By Sue Daniel and Jean Kennedy
A group of New South Wales high school students dubbed the next generation of musical composers have spent the weekend learning their craft from the best in the business.
Around 40 teenagers from the city and the bush attended a masterclass at Sydney Opera House with musicians from London’s famous chamber orchestra the Academy of St Martin in the Fields.
The chamber orchestra is touring Australia for the first time in almost three decades.
Workshop leader John Webb led a group of 38 children from schools across the state, in two days of intensive music writing and rehearsal culminating in a performance on Sunday.
Cellist Aylish Jorgensen, 14, from Albury High School, said it was great to play with a range of different people and learn new ways of composing.
“At our school we don’t have much of a music program … it’s great to play with musicians you don’t play with every week,” she said.
“I’ve also been able to see how pieces are made, everyone has different interpretations of how to compose and it’s really great to see the different ways things have been presented here.
“I basically guessed what I was doing till now.”
Mr Webb, who is also a composer, said he tries to create a playful kind of atmosphere, which allows students to try things out.
“It’s not pencil and paper, it’s trying things out, practically, aurally. Seeing if you like them, altering it if you don’t and then gradually building up melodies and accompaniments,” he said.
“They’ve been a fantastic group, amazing to work with, so on the ball and so eager and keen to keep going.
“We had six hours of rehearsals on the first day, which is a long time and actually there was a sense of disappointment that we had finished after six hours.
“So there’s the energy here, there’s the involvement and the engagement from all the students in this process, which is great for the musical future of Australia.”
Sydney Opera House and the NSW Department of Education’s Arts Unit organised the event as part of a three-year arrangement that aims to deliver educational programs, events and attractions encouraging innovation in arts learning.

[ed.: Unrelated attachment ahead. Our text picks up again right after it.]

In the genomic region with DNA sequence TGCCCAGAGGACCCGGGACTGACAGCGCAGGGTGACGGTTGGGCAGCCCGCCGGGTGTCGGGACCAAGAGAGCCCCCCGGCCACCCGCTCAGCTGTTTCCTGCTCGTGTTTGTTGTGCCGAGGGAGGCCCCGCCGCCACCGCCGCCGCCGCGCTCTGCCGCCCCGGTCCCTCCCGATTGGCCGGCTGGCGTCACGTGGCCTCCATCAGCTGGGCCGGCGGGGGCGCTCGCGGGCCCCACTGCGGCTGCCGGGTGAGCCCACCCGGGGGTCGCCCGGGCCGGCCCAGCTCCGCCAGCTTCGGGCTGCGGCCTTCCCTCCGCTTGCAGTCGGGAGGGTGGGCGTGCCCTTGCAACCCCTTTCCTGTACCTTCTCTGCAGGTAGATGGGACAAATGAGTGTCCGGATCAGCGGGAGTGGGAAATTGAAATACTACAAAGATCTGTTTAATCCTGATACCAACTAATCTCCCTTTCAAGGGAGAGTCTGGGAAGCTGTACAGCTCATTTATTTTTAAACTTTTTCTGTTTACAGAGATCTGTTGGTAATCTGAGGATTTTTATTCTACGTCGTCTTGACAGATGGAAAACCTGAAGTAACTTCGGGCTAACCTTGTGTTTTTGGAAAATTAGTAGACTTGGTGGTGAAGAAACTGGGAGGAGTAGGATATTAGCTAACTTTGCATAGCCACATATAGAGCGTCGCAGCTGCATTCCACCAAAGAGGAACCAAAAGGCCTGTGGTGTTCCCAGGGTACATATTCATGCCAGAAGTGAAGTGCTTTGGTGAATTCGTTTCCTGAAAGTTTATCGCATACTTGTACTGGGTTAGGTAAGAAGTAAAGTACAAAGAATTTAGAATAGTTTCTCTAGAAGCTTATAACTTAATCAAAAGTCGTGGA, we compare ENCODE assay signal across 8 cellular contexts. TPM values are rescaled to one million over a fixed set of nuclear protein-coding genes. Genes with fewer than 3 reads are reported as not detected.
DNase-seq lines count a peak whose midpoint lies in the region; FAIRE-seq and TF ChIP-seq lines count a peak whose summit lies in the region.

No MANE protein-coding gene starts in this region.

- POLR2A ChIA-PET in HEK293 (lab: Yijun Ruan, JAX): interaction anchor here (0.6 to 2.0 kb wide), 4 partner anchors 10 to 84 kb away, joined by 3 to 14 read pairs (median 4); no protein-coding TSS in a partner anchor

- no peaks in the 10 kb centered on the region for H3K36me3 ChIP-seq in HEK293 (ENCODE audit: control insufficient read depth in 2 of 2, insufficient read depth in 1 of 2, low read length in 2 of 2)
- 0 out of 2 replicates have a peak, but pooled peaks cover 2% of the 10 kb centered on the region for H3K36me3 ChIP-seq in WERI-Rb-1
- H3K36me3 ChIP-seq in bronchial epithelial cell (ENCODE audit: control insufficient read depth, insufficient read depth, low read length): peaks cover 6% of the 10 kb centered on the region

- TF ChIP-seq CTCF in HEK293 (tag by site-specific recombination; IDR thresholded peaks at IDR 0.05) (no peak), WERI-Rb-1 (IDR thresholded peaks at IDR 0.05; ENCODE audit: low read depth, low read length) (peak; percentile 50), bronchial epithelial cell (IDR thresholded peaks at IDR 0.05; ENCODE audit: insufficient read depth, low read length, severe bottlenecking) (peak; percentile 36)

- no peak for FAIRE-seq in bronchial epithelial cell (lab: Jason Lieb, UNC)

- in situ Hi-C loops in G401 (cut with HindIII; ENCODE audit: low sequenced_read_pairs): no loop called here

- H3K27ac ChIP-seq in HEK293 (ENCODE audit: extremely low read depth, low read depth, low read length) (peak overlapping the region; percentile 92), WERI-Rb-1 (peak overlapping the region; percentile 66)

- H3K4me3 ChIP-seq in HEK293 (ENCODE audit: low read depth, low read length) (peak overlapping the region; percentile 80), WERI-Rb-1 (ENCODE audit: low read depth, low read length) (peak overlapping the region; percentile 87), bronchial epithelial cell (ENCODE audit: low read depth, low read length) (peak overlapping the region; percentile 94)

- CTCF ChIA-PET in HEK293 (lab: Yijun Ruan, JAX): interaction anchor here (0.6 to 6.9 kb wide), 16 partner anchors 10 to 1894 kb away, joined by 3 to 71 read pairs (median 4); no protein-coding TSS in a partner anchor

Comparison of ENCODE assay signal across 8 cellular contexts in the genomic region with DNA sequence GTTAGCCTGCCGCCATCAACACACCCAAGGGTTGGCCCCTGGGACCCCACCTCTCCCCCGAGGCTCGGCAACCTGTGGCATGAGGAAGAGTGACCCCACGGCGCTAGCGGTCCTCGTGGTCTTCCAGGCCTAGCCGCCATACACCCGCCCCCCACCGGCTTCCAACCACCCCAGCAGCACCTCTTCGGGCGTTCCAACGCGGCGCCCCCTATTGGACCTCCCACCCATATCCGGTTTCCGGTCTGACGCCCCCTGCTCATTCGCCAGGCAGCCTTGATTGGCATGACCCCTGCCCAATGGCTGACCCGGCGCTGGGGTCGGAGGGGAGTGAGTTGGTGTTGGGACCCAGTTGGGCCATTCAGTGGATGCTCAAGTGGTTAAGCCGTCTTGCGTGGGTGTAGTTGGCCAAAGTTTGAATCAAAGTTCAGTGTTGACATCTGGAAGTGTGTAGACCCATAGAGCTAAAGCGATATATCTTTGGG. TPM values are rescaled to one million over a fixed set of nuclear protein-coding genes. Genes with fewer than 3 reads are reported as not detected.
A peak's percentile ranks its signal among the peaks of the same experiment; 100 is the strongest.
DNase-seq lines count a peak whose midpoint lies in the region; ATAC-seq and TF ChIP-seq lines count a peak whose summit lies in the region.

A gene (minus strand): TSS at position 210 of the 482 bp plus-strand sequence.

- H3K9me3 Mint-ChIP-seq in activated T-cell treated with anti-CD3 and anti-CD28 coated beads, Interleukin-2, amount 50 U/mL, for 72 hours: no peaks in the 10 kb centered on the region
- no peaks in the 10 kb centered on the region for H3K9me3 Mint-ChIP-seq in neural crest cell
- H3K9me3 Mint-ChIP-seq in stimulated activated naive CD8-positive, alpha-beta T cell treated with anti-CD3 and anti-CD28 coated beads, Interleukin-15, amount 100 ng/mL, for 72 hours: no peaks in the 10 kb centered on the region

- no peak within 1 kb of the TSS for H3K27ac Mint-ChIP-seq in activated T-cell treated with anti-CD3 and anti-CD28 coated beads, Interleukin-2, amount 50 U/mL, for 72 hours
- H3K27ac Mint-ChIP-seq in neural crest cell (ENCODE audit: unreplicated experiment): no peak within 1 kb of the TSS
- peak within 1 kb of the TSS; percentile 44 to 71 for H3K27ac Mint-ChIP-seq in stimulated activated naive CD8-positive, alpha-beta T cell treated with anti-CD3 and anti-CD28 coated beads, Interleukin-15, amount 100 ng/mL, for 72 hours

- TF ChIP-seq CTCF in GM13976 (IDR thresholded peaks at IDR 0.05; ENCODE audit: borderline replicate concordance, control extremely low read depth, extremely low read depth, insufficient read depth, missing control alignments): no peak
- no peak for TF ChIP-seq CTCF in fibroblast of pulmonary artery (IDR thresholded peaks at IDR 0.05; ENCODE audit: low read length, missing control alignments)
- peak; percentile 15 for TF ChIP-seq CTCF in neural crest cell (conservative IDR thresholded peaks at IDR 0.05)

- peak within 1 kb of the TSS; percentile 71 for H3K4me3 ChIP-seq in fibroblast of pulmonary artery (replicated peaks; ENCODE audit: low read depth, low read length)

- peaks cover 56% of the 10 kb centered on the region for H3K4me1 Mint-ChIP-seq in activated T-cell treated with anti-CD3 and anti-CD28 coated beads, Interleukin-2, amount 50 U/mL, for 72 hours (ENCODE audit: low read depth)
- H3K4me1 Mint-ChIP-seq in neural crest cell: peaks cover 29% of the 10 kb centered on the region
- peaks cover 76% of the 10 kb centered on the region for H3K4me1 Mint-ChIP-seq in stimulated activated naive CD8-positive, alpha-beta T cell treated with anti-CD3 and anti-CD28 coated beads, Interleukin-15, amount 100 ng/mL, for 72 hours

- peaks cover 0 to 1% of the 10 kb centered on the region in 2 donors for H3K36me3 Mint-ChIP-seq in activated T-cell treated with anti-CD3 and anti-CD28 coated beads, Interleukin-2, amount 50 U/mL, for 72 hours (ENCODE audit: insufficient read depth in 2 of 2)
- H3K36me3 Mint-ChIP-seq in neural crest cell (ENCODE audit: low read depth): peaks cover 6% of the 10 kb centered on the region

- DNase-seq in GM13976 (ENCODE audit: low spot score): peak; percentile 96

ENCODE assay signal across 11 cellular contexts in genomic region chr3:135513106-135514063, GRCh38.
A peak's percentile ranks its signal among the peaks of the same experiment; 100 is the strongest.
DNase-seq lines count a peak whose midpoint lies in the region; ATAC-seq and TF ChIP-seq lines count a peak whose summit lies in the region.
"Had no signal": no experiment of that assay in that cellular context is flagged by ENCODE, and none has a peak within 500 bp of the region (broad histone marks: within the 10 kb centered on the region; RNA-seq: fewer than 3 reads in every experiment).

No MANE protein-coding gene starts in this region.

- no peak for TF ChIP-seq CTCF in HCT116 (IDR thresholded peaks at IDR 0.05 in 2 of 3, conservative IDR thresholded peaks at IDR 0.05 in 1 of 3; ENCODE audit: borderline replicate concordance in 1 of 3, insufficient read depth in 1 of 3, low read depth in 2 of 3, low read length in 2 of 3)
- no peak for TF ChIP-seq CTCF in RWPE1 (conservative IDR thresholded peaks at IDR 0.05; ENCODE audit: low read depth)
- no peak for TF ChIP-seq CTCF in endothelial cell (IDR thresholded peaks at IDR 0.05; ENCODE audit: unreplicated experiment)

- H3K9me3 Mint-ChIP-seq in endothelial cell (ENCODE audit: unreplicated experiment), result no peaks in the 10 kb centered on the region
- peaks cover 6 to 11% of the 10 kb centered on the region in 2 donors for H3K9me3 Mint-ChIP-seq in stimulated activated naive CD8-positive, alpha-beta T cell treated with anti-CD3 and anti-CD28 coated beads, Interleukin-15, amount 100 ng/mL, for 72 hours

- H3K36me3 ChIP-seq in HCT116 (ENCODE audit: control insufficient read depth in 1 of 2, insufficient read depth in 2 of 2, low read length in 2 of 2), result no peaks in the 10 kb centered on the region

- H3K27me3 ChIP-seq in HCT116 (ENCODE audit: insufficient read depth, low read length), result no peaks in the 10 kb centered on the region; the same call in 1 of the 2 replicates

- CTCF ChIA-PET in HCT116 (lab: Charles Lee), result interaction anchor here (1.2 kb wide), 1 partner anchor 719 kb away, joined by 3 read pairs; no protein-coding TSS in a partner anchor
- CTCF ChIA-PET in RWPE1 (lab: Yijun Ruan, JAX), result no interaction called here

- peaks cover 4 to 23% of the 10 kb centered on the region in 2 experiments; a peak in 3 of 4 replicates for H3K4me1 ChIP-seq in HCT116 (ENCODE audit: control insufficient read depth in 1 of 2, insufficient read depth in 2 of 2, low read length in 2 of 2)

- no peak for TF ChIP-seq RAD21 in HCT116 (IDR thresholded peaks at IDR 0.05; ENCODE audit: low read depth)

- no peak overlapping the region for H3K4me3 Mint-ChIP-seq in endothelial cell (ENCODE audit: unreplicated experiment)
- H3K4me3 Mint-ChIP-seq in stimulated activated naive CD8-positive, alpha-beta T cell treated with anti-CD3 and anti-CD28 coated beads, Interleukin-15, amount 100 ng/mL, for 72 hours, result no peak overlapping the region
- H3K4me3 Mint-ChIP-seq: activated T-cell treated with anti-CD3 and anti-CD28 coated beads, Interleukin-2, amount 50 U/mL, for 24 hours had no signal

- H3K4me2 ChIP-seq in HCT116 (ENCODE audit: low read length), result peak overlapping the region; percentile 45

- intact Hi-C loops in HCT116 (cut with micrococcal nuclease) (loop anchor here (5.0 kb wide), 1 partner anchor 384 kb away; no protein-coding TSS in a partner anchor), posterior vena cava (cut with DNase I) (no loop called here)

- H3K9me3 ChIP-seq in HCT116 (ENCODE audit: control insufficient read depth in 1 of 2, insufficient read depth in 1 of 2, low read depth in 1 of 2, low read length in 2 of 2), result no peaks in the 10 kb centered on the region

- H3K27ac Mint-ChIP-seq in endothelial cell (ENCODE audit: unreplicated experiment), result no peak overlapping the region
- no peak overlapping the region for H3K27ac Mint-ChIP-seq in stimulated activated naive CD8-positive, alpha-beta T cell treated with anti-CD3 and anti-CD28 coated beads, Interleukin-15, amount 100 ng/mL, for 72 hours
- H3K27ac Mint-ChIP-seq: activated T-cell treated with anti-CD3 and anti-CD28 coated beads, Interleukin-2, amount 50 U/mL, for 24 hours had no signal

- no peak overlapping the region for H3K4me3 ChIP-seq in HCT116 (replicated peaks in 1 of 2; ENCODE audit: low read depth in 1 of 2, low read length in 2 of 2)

More than 10,000 public school children are expected to have the opportunity to perform in a series of concerts at Sydney Opera House led by the Arts Unit over the next three years.
Sydney Opera House spokeswoman Bridgette van Leuven said the master class program facilitated young people’s interactions with international and national touring artists.
“This is a unique opportunity for these high-level music students from across the State of NSW to immerse themselves in the expertise of some of the world’s finest musicians and musical educators,” shes said.
“This is an experience that these students will treasure for a life time.”
It was a tremendous honour to have been invited to the 2016 Conservatorium High School House Concerts featuring students from Years 7 to 11 (with support from a few Year 12 students). The event was part of the educational process where three groups (Houses) compete to showcase their remarkable talent. All students participated in this public presentation, with planning commencing in Term 4, aimed at encouraging students to strive for musical excellence, within a 30-minute concert per House.